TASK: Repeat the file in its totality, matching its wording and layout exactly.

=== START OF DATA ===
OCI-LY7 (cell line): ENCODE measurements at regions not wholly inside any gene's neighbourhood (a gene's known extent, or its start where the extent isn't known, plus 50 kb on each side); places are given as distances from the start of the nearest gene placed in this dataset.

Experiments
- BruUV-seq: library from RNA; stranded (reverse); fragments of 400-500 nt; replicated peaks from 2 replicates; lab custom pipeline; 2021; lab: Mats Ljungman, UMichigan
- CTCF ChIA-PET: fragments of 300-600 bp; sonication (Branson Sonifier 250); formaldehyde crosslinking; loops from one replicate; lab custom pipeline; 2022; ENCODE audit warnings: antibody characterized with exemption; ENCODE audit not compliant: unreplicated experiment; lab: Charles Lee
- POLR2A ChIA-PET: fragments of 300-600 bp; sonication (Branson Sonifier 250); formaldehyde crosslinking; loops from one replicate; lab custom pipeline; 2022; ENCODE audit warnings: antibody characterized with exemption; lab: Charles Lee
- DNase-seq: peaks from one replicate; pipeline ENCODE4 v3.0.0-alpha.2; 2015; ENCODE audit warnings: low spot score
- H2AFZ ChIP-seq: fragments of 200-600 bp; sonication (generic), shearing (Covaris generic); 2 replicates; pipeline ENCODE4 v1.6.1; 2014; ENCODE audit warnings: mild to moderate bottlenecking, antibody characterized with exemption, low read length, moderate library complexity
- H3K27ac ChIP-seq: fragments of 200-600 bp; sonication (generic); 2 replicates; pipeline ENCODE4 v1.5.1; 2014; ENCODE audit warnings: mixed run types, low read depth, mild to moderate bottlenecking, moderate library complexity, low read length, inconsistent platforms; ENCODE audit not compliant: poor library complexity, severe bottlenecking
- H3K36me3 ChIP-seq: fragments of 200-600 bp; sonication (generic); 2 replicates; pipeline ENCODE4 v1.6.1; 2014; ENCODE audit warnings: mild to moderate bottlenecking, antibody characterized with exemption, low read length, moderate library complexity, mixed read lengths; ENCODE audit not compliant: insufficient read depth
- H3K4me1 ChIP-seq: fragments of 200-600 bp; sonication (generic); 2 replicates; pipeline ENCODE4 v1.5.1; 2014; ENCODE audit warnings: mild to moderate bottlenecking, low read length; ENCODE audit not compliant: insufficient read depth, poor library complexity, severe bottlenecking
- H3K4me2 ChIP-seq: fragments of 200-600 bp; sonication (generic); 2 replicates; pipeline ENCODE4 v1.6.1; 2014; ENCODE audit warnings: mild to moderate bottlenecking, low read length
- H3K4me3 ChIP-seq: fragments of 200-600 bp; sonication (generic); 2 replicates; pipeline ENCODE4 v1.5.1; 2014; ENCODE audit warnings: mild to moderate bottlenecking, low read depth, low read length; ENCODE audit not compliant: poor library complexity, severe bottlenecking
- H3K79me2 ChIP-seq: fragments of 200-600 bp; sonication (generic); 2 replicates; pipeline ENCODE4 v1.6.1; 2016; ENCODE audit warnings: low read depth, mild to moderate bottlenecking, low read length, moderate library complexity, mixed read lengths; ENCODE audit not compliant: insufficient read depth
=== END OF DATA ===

OCI-LY7 (cell line): ENCODE measurements at regions not wholly inside any gene's neighbourhood (a gene's known extent, or its start where the extent isn't known, plus 50 kb on each side); places are given as distances from the start of the nearest gene placed in this dataset.

Experiments
- BruUV-seq: library from RNA; stranded (reverse); fragments of 400-500 nt; replicated peaks from 2 replicates; lab custom pipeline; 2021; lab: Mats Ljungman, UMichigan
- CTCF ChIA-PET: fragments of 300-600 bp; sonication (Branson Sonifier 250); formaldehyde crosslinking; loops from one replicate; lab custom pipeline; 2022; ENCODE audit warnings: antibody characterized with exemption; ENCODE audit not compliant: unreplicated experiment; lab: Charles Lee
- POLR2A ChIA-PET: fragments of 300-600 bp; sonication (Branson Sonifier 250); formaldehyde crosslinking; loops from one replicate; lab custom pipeline; 2022; ENCODE audit warnings: antibody characterized with exemption; lab: Charles Lee
- DNase-seq: peaks from one replicate; pipeline ENCODE4 v3.0.0-alpha.2; 2015; ENCODE audit warnings: low spot score
- H2AFZ ChIP-seq: fragments of 200-600 bp; sonication (generic), shearing (Covaris generic); 2 replicates; pipeline ENCODE4 v1.6.1; 2014; ENCODE audit warnings: mild to moderate bottlenecking, antibody characterized with exemption, low read length, moderate library complexity
- H3K27ac ChIP-seq: fragments of 200-600 bp; sonication (generic); 2 replicates; pipeline ENCODE4 v1.5.1; 2014; ENCODE audit warnings: mixed run types, low read depth, mild to moderate bottlenecking, moderate library complexity, low read length, inconsistent platforms; ENCODE audit not compliant: poor library complexity, severe bottlenecking
- H3K36me3 ChIP-seq: fragments of 200-600 bp; sonication (generic); 2 replicates; pipeline ENCODE4 v1.6.1; 2014; ENCODE audit warnings: mild to moderate bottlenecking, antibody characterized with exemption, low read length, moderate library complexity, mixed read lengths; ENCODE audit not compliant: insufficient read depth
- H3K4me1 ChIP-seq: fragments of 200-600 bp; sonication (generic); 2 replicates; pipeline ENCODE4 v1.5.1; 2014; ENCODE audit warnings: mild to moderate bottlenecking, low read length; ENCODE audit not compliant: insufficient read depth, poor library complexity, severe bottlenecking
- H3K4me2 ChIP-seq: fragments of 200-600 bp; sonication (generic); 2 replicates; pipeline ENCODE4 v1.6.1; 2014; ENCODE audit warnings: mild to moderate bottlenecking, low read length
- H3K4me3 ChIP-seq: fragments of 200-600 bp; sonication (generic); 2 replicates; pipeline ENCODE4 v1.5.1; 2014; ENCODE audit warnings: mild to moderate bottlenecking, low read depth, low read length; ENCODE audit not compliant: poor library complexity, severe bottlenecking
- H3K79me2 ChIP-seq: fragments of 200-600 bp; sonication (generic); 2 replicates; pipeline ENCODE4 v1.6.1; 2016; ENCODE audit warnings: low read depth, mild to moderate bottlenecking, low read length, moderate library complexity, mixed read lengths; ENCODE audit not compliant: insufficient read depth